Moral Influence or Substitutionism?
5 July 2019 |
Dear Aunt Sevvy,
Recently a man preached at our church who explained the atonement as Jesus just showing how much he loves us. I was furious that someone would stand in our pulpit and preach this “moral influence theory” heresy, because the Bible clearly teaches that Jesus was killed to satisfy God’s wrath against us for our sinfulness. So I turn to you, Aunt Sevvy. How do we get rid of this kind of unorthodox garbage from our church, and start preaching the truth?
Signed, Hardcore Subtitutionist
You knew when you wrote this that Aunt Sevvy rarely comments on the more abstract aspects of theology. But Auntie might surprise you here, because she does have something to say about this:
While there is an underlying philosophical question here that has been important to some theologians in the history of Christianity, as a practical everyday thing this question really doesn’t matter very much at all—and surely not enough to merit anger toward someone who preaches about God’s love.
Yes, I know this is the kind of stuff that Christians talk to one another about. To call again on your word “substitution,” I sometimes think we substitute theological discussion for what Jesus called the “weightier matters of the law.” It was in this connection that Jesus said, “You blind guides! You strain out a gnat but swallow a camel!” (Matthew 23:23)
How does this argument help people know God? How does it help us be better, kinder people?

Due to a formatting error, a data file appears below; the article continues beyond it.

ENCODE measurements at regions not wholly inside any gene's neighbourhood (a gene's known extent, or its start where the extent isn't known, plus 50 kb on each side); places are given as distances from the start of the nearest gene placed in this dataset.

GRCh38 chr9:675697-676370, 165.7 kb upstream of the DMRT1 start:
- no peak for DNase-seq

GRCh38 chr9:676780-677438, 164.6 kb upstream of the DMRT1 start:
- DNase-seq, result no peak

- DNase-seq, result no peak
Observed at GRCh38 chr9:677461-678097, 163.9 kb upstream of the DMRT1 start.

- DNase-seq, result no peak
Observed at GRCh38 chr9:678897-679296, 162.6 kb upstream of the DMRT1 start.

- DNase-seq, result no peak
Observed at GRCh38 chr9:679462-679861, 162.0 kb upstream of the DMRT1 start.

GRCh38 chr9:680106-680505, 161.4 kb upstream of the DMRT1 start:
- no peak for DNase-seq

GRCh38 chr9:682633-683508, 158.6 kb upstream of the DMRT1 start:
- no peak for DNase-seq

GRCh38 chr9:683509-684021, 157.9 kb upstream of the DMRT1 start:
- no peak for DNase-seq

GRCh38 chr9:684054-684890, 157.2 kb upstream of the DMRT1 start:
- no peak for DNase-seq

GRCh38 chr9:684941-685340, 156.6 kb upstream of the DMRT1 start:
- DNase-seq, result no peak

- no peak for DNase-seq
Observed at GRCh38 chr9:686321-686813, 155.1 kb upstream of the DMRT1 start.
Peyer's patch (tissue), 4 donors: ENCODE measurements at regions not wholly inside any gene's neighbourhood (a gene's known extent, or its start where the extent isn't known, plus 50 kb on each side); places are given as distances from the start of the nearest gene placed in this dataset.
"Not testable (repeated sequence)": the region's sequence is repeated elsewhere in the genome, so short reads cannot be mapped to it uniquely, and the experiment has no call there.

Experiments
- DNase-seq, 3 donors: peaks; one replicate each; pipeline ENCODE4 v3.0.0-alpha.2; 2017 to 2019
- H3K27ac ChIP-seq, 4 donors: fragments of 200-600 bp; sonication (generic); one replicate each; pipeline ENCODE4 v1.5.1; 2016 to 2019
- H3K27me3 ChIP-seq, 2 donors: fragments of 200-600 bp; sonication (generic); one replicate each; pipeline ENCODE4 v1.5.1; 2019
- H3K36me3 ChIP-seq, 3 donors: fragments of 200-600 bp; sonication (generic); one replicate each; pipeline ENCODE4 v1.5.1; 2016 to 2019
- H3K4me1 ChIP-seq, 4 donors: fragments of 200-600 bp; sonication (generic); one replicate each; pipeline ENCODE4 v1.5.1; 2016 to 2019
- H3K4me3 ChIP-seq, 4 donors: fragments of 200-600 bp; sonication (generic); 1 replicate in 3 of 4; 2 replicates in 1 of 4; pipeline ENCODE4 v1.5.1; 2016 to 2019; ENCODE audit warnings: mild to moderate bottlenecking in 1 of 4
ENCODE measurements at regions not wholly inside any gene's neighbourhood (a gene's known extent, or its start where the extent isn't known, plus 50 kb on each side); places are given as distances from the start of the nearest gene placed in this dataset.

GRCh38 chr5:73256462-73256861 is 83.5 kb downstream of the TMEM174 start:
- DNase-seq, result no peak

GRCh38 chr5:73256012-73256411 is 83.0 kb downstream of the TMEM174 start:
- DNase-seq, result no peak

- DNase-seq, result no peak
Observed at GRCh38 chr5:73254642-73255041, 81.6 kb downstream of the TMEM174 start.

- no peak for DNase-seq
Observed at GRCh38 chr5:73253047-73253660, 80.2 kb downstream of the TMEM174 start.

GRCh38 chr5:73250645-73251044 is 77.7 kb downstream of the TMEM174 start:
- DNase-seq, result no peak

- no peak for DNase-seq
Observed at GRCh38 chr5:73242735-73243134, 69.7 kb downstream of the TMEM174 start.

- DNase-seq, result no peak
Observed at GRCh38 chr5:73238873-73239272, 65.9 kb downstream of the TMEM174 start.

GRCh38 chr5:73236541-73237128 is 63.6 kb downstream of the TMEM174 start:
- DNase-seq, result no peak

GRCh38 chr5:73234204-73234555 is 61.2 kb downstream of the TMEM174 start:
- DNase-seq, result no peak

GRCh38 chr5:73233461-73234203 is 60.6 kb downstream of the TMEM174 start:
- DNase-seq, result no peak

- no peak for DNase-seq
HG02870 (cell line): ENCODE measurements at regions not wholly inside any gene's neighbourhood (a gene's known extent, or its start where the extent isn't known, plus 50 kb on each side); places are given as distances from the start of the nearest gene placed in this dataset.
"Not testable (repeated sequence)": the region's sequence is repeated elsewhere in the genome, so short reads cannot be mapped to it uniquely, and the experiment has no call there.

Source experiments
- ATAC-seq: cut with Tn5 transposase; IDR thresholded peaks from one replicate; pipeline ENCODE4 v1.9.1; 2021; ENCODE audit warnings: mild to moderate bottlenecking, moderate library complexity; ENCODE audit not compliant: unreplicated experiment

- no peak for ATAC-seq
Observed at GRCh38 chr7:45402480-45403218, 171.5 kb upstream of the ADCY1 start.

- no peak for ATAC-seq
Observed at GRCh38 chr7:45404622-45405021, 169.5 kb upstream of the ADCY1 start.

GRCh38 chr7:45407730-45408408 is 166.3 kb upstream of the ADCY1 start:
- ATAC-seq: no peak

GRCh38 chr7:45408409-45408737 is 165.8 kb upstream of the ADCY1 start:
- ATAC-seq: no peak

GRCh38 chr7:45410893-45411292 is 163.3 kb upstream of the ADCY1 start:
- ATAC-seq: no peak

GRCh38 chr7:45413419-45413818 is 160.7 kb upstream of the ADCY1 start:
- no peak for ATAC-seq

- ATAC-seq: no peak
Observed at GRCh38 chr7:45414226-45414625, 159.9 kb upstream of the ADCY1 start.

Short answer: it does neither.
Here is what is important: “I have set you an example that you should do as I have done for you” (John 13:15). That means loving as Jesus loves (Ephesians 5:1-2; 1 John 3:15-16) and forgiving as Jesus forgives (Colossians 3:13) and generally providing help and healing to those around us.
Or, to put it another way, “I would be like Jesus/ I would be like Jesus/ Help me Lord, to daily grow/ More and more like Jesus.”
Do you think that when Jesus gathers the sheep and the goats, he’s going to say to those on his left hand, “You held the moral influence theory. Go to hell,” and to those on his right, “You held the penal substitutionary theory that explained how wrathful I am. Thanks for being on the right side! Enter into the heavenly home I prepared for you”?
Auntie believes is more important to be like Jesus than to explain the atonement correctly.
I will make just one observation about you. Perhaps this is just an abstract philosophical discussion for you. But if you spend much time contemplating how furious God is, and how you need to make God’s wrath the “certain sound” of your trumpet, you may want to explore why that is.
You can write to Aunt Sevvy at DearAuntSevvy@gmail.com. Please keep questions or comments short. What you send us at this address won’t necessarily be, but could be, published—always without your identity. Aunt Sevvy writes her own column, and her opinions are not necessarily those of Adventist Today’s editors.